India has one of the highest undertrial populations behind the bars, with 67.2% of prisoners being undertrials and not convicts, a report by Amnesty International revealed.
A large number of them don't have a proper access to legal aid, and at least a quarter of inmates have been languishing in jails for more than a year across the country.
According to the Amnesty International report - published last week - lack of legal aid and non-availability of security forces to escort these inmates to and from the court were cited as primary reasons for such a large number of prisoners.
Amnesty studied the condition of prisoners in jails and collated data under the RTI from prison authorities governing 154 jails in 18 States.
“There are twice as many undertrials in Indian jails, as there are convicts,” says Leah Verghese, a researcher at Amnesty, in her report that was released last week. Contrast this with the US – where only 20 per cent of the jail inmates are undertrials – and you have a skewed criminal justice system that doesn’t bow to the 'bail-is-the-norm' concept.
RTI data shows that there were a staggering 82,334 instances when undertrials could not be taken to the court purely because of the shortage of police escorts between September 2014 and February 2015. Though video-conferencing is available, there were 27,694 cases in which undertrials could not be produced before a judge through this, either.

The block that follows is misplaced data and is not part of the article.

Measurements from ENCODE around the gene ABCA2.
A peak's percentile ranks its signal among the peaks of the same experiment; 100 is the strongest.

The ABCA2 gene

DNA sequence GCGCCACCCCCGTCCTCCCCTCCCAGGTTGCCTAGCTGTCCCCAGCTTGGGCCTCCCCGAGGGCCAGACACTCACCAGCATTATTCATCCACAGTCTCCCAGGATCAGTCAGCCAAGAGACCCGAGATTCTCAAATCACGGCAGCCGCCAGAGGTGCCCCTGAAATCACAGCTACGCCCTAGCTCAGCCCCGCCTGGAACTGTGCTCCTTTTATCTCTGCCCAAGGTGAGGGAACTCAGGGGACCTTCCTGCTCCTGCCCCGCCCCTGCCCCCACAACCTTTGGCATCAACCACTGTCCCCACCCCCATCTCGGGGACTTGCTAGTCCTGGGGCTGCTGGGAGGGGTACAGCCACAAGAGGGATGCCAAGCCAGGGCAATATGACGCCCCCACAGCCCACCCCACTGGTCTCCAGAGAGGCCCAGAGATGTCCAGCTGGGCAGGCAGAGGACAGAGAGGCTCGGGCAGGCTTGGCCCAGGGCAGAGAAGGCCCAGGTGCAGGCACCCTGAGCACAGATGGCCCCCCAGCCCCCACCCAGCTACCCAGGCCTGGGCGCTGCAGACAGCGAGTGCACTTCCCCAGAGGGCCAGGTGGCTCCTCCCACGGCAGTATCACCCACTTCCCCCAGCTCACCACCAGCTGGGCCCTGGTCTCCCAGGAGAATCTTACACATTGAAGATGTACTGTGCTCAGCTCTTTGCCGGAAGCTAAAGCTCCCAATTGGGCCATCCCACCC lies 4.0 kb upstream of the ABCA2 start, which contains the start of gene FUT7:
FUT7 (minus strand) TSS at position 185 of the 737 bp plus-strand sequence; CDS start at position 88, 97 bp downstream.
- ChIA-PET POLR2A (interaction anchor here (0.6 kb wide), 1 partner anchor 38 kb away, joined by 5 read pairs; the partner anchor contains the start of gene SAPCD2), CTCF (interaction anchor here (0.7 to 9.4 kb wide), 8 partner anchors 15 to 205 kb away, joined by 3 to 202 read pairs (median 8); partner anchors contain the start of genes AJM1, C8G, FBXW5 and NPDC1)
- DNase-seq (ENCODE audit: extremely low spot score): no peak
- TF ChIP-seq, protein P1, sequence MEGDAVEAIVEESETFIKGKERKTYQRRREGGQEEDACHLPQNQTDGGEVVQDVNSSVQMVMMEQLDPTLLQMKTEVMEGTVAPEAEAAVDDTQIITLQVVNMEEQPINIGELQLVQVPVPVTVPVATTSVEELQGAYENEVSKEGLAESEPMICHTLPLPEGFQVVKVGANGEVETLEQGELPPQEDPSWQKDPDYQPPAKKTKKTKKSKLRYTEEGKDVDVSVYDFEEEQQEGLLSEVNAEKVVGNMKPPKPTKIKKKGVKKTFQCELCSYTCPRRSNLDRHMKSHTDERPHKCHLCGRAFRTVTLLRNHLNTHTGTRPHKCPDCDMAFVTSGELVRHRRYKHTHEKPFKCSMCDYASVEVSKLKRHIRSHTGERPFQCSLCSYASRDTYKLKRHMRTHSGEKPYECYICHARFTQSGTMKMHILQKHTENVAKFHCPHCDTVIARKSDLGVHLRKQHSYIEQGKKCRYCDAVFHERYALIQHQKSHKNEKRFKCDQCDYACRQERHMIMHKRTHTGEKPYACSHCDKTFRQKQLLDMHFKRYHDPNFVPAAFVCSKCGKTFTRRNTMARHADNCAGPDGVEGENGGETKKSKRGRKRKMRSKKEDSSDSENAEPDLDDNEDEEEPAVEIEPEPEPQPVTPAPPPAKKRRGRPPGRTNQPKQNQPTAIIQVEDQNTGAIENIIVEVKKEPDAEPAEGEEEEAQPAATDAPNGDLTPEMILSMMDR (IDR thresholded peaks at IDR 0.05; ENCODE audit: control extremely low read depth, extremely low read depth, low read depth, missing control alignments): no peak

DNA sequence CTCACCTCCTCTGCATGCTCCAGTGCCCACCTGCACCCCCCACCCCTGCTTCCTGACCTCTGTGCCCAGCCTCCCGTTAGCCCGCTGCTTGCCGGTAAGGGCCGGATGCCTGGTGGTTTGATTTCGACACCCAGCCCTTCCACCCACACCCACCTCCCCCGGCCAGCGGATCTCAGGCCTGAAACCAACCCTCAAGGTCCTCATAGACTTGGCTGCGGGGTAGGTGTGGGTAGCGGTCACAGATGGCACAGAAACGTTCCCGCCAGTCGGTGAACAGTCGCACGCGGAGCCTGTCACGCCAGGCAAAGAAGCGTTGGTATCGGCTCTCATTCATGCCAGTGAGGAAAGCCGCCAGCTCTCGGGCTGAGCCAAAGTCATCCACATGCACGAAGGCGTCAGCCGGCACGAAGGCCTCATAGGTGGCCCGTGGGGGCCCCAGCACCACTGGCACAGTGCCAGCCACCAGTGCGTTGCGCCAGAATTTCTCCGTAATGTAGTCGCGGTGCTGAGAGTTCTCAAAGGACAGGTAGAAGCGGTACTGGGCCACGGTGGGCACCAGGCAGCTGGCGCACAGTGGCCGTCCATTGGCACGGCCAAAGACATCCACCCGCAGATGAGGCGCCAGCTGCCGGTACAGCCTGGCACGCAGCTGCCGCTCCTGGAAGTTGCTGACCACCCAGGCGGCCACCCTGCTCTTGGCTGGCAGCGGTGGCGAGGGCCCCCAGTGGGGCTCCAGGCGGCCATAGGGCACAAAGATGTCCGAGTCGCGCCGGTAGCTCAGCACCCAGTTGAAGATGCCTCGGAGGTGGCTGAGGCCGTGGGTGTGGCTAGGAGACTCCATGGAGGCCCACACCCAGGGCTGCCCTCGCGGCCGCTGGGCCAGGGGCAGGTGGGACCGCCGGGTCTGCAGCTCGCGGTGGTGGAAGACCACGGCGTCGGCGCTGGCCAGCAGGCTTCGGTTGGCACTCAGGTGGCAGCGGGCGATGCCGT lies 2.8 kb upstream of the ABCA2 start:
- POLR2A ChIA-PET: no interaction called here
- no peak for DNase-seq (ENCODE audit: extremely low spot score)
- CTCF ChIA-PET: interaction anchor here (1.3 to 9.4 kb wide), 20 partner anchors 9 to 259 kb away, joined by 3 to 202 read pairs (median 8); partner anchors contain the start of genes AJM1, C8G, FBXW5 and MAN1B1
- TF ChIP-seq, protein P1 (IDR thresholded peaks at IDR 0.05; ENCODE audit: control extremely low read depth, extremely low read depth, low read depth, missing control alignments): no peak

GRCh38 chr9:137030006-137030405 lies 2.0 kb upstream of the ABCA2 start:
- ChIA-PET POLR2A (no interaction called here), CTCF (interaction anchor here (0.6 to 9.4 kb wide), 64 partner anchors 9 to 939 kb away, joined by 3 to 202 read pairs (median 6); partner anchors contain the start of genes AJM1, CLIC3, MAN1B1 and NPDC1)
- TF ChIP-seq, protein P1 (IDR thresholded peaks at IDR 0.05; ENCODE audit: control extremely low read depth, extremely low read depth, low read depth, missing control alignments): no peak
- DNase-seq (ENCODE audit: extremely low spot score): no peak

Most Indian prisons are also crowded beyond humane-ness – with States like Chhattisgarh filled to a suffocating 233 per cent capacity. There are more than two lakh undertrials across the country – making India the third highest in Asia in terms of undertrial population -- and most jails are overflowing. At least 15 States have prisons that have more than a 100-per-cent occupancy rate – this includes the capital, Delhi, with a whopping 226 per cent occupancy rate.
The data raises serious questions on prison administration, coming as it does in the wake of exposes in Karnataka’s jails over easy access to drugs, ill-treatment of jail inmates, overcrowding and special treatment to certain high-profile convicts.
At least 53 per cent of undertrials waiting for justice are from minorities, Dalits or tribals – again, a disproportionate number, the report states, as these communities make up only 39 per cent of the country’s population.
Legal aid is not easily available as lawyers enlisted by the State for this are paid poorly: one lawyer in Bihar reported he was paid a measly Rs 500 for a case that went on for three years.
Amnesty has also recommended to the government and government agencies to streamline reforms so that monitoring and coordination are better, and maintain a computerised database of all inmates that can give alerts about pending releases and other actions.